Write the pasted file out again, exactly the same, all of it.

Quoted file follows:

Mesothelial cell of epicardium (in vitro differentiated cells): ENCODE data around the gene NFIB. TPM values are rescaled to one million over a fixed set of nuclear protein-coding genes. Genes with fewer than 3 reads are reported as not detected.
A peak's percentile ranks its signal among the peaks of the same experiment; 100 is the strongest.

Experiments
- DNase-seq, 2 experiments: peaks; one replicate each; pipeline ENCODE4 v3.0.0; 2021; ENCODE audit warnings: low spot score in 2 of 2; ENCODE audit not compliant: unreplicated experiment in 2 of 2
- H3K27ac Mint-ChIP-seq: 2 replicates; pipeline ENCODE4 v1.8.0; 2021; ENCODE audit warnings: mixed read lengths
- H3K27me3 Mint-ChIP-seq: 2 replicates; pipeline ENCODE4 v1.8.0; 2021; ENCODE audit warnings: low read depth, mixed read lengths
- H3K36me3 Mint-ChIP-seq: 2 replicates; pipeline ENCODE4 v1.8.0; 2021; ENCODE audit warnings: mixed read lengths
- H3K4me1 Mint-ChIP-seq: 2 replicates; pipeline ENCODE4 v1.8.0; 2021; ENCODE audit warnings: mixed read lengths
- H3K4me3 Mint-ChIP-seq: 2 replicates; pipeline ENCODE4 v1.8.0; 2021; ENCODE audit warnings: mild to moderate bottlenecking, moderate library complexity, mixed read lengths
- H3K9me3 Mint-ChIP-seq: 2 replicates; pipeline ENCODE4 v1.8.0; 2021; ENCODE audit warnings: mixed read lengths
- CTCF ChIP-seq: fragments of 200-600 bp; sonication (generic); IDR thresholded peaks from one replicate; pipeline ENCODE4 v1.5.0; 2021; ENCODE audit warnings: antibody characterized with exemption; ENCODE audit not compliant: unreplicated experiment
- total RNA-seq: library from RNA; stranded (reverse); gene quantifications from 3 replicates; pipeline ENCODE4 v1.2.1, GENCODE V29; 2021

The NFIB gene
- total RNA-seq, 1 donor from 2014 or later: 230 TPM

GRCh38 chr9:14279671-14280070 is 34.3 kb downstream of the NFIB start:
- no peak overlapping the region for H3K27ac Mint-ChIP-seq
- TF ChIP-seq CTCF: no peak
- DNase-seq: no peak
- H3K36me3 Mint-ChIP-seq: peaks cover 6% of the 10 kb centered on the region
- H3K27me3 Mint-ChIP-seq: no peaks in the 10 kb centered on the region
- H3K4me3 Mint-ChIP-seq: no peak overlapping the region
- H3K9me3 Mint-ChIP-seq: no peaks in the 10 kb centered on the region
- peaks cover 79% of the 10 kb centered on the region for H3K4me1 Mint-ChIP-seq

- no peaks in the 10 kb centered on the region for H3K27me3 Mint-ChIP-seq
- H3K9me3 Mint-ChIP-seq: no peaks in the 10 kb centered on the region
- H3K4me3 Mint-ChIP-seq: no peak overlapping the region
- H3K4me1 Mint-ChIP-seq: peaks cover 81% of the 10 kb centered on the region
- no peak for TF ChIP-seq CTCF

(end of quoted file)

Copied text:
Mesothelial cell of epicardium (in vitro differentiated cells): ENCODE data around the gene NFIB. TPM values are rescaled to one million over a fixed set of nuclear protein-coding genes. Genes with fewer than 3 reads are reported as not detected.
A peak's percentile ranks its signal among the peaks of the same experiment; 100 is the strongest.

Experiments
- DNase-seq, 2 experiments: peaks; one replicate each; pipeline ENCODE4 v3.0.0; 2021; ENCODE audit warnings: low spot score in 2 of 2; ENCODE audit not compliant: unreplicated experiment in 2 of 2
- H3K27ac Mint-ChIP-seq: 2 replicates; pipeline ENCODE4 v1.8.0; 2021; ENCODE audit warnings: mixed read lengths
- H3K27me3 Mint-ChIP-seq: 2 replicates; pipeline ENCODE4 v1.8.0; 2021; ENCODE audit warnings: low read depth, mixed read lengths
- H3K36me3 Mint-ChIP-seq: 2 replicates; pipeline ENCODE4 v1.8.0; 2021; ENCODE audit warnings: mixed read lengths
- H3K4me1 Mint-ChIP-seq: 2 replicates; pipeline ENCODE4 v1.8.0; 2021; ENCODE audit warnings: mixed read lengths
- H3K4me3 Mint-ChIP-seq: 2 replicates; pipeline ENCODE4 v1.8.0; 2021; ENCODE audit warnings: mild to moderate bottlenecking, moderate library complexity, mixed read lengths
- H3K9me3 Mint-ChIP-seq: 2 replicates; pipeline ENCODE4 v1.8.0; 2021; ENCODE audit warnings: mixed read lengths
- CTCF ChIP-seq: fragments of 200-600 bp; sonication (generic); IDR thresholded peaks from one replicate; pipeline ENCODE4 v1.5.0; 2021; ENCODE audit warnings: antibody characterized with exemption; ENCODE audit not compliant: unreplicated experiment
- total RNA-seq: library from RNA; stranded (reverse); gene quantifications from 3 replicates; pipeline ENCODE4 v1.2.1, GENCODE V29; 2021

The NFIB gene
- total RNA-seq, 1 donor from 2014 or later: 230 TPM

GRCh38 chr9:14279671-14280070 is 34.3 kb downstream of the NFIB start:
- no peak overlapping the region for H3K27ac Mint-ChIP-seq
- TF ChIP-seq CTCF: no peak
- DNase-seq: no peak
- H3K36me3 Mint-ChIP-seq: peaks cover 6% of the 10 kb centered on the region
- H3K27me3 Mint-ChIP-seq: no peaks in the 10 kb centered on the region
- H3K4me3 Mint-ChIP-seq: no peak overlapping the region
- H3K9me3 Mint-ChIP-seq: no peaks in the 10 kb centered on the region
- peaks cover 79% of the 10 kb centered on the region for H3K4me1 Mint-ChIP-seq

- no peaks in the 10 kb centered on the region for H3K27me3 Mint-ChIP-seq
- H3K9me3 Mint-ChIP-seq: no peaks in the 10 kb centered on the region
- H3K4me3 Mint-ChIP-seq: no peak overlapping the region
- H3K4me1 Mint-ChIP-seq: peaks cover 81% of the 10 kb centered on the region
- no peak for TF ChIP-seq CTCF